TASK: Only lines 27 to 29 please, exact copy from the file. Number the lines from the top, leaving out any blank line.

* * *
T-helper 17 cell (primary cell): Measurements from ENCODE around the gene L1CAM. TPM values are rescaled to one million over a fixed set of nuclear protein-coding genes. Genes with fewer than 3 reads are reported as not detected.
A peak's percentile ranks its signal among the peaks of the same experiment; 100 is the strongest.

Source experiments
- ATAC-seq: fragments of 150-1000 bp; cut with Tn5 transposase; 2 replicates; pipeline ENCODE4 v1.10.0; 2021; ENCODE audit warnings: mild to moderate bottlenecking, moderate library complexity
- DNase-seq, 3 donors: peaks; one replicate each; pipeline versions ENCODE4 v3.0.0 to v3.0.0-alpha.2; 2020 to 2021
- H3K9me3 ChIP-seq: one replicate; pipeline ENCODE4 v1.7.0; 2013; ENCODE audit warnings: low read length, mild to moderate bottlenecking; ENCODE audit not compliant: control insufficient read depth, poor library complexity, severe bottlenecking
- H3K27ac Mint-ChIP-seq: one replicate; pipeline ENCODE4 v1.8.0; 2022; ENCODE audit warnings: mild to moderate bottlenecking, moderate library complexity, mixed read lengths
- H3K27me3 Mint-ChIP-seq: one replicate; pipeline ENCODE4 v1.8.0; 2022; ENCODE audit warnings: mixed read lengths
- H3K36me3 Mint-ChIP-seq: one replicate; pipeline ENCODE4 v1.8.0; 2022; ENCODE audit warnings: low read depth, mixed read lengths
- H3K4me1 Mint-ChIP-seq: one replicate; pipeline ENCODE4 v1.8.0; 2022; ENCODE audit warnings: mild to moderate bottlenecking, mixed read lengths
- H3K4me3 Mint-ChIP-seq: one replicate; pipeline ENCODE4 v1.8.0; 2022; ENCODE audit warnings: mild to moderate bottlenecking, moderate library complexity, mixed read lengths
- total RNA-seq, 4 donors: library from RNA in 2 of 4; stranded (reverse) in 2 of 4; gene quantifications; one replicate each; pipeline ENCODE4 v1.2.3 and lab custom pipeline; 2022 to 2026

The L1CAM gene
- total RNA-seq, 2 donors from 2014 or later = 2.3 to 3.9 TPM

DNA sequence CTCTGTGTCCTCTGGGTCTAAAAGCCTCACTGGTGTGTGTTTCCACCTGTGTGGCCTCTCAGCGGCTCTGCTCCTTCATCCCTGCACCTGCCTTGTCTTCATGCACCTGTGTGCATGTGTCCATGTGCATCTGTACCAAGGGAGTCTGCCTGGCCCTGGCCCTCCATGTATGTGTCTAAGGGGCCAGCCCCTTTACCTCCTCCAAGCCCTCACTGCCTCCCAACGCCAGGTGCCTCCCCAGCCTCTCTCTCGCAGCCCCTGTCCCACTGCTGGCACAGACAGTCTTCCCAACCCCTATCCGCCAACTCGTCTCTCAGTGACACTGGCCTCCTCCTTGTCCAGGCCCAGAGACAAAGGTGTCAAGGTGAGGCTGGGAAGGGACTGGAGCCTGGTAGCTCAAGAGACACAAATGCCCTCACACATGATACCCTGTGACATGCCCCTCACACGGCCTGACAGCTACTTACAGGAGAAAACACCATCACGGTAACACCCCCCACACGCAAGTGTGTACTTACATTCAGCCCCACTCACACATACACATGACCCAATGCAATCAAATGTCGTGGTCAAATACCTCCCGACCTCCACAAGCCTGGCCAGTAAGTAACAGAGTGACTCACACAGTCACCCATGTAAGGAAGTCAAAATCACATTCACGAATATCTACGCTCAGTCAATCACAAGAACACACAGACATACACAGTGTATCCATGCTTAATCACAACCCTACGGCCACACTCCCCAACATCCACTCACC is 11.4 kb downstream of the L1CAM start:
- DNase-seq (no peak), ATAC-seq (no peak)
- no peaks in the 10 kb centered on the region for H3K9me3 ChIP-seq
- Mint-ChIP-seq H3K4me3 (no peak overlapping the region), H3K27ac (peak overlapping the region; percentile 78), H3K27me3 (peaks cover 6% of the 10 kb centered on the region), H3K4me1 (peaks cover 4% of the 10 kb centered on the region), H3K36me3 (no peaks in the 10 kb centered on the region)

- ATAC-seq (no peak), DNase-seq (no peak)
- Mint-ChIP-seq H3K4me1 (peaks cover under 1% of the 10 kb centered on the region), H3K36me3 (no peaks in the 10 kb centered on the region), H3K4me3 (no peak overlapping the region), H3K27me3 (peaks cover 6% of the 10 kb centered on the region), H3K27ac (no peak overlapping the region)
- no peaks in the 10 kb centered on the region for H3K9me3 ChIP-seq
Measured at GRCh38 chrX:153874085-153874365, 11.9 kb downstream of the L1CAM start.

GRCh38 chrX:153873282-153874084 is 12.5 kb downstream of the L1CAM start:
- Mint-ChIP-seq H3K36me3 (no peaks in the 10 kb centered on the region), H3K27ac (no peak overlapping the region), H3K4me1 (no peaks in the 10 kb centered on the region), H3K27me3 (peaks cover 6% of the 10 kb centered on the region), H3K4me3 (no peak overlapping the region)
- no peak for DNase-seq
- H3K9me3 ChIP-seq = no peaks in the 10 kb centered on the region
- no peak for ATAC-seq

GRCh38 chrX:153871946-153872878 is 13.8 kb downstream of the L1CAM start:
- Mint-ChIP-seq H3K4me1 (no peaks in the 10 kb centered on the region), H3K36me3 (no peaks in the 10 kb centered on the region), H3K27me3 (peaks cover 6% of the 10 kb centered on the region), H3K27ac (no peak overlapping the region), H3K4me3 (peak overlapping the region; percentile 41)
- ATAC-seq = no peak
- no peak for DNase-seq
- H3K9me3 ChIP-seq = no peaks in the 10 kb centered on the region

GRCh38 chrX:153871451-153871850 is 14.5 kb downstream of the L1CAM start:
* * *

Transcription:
- no peak for ATAC-seq

GRCh38 chrX:153871946-153872878 is 13.8 kb downstream of the L1CAM start:
- Mint-ChIP-seq H3K4me1 (no peaks in the 10 kb centered on the region), H3K36me3 (no peaks in the 10 kb centered on the region), H3K27me3 (peaks cover 6% of the 10 kb centered on the region), H3K27ac (no peak overlapping the region), H3K4me3 (peak overlapping the region; percentile 41)